Stone Care

Caring for a stone sink is not nearly as complicated as most people think. Our stones were selected specifically because they are tough and will provide many years of low or no maintenance. For cleaning all you’ll need is dishwashing soap and bleach. Tough food stains (including wine & beets) may appear on your sink, but can easily be removed with common bleach without harming the stone, the one exception is Black Lava, so please refrain from using bleach on this stone as it may affect the stone color.

MARBLE/ The marble we use has 0% water absorption, this means any stains will not be able to penetrate into the stone, they will only be on the surface and can easily be removed with either soap or bleach (for tough stains), avoid abrasive pads and cleansers. If you want to maintain the high gloss polished look for marble, try to avoid acidic foods (lemon juice, etc.) from sitting in your marble sink, as these may dull or etch the finish. However over years of use this is typically unavoidable and can be considered part of the natural aging beauty of a stone sink. If on the other hand you prefer that new high polished look, consider using a stone gloss enhancer once a year or as needed.

LIMESTONE/ Same as marble.

PETRIFIED WOOD, TRAVERTINE & BLACK LAVA/ All have some naturally occurring holes which required filling during the production process, the filling is a mixture of epoxy and ground stone, and should not need maintenance for many years to come, but just like a cavity tooth filling, at some point it may come loose and require re-filling, this can be done with 100% epoxy (for small holes) or with a small amount of ground stone added, just be sure the hole is clean and dry, fill, let completely cure (24-48 hours), using a razor blade slice off any excess. Having said that, it is not uncommon for these sinks to last 10 years or more without any maintenance. Chemical sealers and impregnators are recommended for black lava, travertine, and petrified wood. Please contact us for any questions or concerns you may have.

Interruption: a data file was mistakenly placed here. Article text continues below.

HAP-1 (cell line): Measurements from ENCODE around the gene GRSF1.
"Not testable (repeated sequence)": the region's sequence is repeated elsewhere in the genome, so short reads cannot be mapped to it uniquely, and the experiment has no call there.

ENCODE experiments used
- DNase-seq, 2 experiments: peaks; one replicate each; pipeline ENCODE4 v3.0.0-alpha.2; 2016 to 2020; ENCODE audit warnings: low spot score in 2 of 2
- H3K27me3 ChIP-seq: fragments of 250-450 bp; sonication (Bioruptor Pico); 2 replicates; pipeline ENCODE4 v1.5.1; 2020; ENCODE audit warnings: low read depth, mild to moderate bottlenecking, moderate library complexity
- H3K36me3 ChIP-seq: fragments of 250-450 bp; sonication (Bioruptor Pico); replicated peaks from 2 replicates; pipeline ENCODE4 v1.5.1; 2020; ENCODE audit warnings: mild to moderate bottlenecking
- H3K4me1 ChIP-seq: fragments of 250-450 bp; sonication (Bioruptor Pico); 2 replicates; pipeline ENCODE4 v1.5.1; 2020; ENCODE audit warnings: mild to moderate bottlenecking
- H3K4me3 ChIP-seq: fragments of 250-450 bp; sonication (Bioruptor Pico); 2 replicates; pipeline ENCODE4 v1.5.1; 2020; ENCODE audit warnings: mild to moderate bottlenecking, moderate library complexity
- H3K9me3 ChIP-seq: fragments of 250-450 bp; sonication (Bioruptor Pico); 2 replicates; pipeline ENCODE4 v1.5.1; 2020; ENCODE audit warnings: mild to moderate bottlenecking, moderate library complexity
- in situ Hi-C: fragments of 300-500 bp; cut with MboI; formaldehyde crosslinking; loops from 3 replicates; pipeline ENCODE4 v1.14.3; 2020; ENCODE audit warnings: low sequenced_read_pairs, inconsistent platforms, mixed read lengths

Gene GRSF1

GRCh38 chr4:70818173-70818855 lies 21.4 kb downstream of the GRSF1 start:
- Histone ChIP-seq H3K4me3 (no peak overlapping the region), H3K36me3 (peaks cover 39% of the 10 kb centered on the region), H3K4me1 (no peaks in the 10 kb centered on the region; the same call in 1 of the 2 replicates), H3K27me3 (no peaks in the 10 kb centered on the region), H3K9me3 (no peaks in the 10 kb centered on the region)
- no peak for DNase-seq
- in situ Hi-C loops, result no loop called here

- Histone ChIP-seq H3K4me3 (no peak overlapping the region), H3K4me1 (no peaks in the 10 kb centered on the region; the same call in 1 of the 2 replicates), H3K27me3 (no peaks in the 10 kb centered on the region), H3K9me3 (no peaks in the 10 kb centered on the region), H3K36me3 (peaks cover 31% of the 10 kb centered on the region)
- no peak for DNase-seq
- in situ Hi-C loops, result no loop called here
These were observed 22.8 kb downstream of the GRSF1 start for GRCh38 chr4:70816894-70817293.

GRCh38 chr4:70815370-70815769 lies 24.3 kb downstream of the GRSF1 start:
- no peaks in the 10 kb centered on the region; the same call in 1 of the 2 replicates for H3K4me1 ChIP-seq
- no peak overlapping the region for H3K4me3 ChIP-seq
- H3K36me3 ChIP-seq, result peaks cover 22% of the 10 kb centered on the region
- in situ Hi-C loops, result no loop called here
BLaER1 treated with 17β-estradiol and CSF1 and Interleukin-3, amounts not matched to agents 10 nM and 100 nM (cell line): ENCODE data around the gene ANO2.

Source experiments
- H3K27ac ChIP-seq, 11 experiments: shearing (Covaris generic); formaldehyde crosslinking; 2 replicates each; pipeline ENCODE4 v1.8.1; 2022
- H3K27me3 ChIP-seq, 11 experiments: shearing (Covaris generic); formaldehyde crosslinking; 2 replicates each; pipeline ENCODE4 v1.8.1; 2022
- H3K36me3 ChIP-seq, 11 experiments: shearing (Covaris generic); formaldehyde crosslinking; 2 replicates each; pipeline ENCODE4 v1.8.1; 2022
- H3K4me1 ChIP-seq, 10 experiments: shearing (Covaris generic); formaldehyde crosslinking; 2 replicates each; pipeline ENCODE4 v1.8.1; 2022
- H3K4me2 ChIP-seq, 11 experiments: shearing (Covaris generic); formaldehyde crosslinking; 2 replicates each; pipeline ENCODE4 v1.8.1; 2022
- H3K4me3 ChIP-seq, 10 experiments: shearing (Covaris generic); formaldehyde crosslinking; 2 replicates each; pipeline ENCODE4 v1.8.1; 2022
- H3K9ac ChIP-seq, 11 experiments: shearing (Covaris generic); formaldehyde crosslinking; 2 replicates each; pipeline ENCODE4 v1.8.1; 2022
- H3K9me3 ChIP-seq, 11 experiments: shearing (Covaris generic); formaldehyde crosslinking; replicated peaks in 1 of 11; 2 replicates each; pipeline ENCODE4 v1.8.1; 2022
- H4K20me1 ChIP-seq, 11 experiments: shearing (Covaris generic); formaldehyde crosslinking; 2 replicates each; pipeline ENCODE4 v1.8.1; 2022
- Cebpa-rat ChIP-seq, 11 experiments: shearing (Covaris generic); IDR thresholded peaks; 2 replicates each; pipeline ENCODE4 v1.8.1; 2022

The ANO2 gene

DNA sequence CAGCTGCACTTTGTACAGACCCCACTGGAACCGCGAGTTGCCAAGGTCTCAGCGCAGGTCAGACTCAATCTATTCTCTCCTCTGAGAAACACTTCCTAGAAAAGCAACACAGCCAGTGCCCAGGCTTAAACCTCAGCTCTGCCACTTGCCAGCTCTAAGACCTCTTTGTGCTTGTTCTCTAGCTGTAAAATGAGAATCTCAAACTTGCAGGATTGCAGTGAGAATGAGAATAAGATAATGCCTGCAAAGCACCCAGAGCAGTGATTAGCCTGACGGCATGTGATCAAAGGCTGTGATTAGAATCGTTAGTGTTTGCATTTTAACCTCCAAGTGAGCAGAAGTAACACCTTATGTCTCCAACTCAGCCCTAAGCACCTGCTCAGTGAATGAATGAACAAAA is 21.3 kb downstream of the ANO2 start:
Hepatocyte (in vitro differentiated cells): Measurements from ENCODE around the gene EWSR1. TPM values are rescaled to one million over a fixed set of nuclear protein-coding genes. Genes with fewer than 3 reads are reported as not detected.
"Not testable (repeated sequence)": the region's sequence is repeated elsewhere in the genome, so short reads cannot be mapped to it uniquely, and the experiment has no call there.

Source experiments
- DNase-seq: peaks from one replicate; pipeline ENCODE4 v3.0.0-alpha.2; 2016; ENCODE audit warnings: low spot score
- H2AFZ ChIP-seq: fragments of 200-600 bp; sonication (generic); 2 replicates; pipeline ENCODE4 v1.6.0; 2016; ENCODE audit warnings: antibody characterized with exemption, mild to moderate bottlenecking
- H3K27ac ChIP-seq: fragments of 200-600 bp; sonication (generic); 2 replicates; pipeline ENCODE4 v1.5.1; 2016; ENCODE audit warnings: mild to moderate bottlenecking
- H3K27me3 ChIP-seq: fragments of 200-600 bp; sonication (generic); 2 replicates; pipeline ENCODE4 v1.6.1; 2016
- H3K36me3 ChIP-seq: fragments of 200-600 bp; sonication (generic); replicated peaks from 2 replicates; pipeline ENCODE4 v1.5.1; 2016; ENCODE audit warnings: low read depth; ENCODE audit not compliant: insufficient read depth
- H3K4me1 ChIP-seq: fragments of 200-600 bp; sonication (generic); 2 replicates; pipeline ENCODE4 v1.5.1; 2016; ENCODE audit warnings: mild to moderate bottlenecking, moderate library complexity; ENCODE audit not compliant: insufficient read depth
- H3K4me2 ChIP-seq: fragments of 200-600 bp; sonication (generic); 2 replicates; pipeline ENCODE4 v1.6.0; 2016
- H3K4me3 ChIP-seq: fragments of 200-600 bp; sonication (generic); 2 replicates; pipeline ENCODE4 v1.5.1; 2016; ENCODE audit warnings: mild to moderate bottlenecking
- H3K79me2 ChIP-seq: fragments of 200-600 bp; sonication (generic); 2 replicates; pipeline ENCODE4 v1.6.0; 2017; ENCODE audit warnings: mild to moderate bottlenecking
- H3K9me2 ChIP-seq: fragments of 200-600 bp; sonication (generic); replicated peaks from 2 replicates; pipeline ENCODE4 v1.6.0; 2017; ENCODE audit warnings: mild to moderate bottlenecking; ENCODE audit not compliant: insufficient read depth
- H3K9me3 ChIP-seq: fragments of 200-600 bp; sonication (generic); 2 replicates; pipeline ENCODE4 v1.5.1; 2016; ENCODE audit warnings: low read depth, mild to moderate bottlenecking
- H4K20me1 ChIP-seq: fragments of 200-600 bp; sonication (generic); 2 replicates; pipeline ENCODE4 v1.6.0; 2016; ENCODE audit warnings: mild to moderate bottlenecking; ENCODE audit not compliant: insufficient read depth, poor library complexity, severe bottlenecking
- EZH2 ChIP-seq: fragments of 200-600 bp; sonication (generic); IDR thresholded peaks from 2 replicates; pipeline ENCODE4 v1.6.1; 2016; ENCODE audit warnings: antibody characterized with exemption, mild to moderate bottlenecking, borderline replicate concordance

GRANITE/ This is one of the toughest stones available. Don’t need to worry about sealing this one. Hard water spots may appear on a dark stone like these but can be easily removed with a common razor blade. Use any soap or bleach.

We sincerely hope you enjoy your new stone sink, after all it is one-of-a-kind!

Due to the porous nature of stone, there are certain substances that can stain your sink if not properly protected. The longer a stain remains, the deeper it penetrates and becomes more permanent; therefore, it is important to remove a stain as soon as it occurs. Rustic Sinks recommend that you wipe up spills immediately and do not allow surface deposits of water bi-products such as calcium, salt, lime or detergents to build up on your stone sink. To clean your sink, use a soft cloth or sponge. Be sure to rinse the sink well after cleaning and dry. Cleaning on a regular basis will help prevent the development of hard water deposits. If you develop persistent stains, try a non-abrasive cleaner such as dishwasher soap, or a professional stone cleaner such as Stone Tech Revitalizer daily cleaner. Do not use any acidic cleaners, abrasive cleaning pads, ammonia, abrasive or soft paste cleaners, vinegar, alcohol, window cleaners or lemon juice.

If you are wanting to darken the stone color of your sink or enhance the veining, you can use a stone sealer and enhancer treatment. You can find products at many home improvement stores. Just wipe it all over with a small mount and rub any excess with a micro fiber cloth. This should last for years.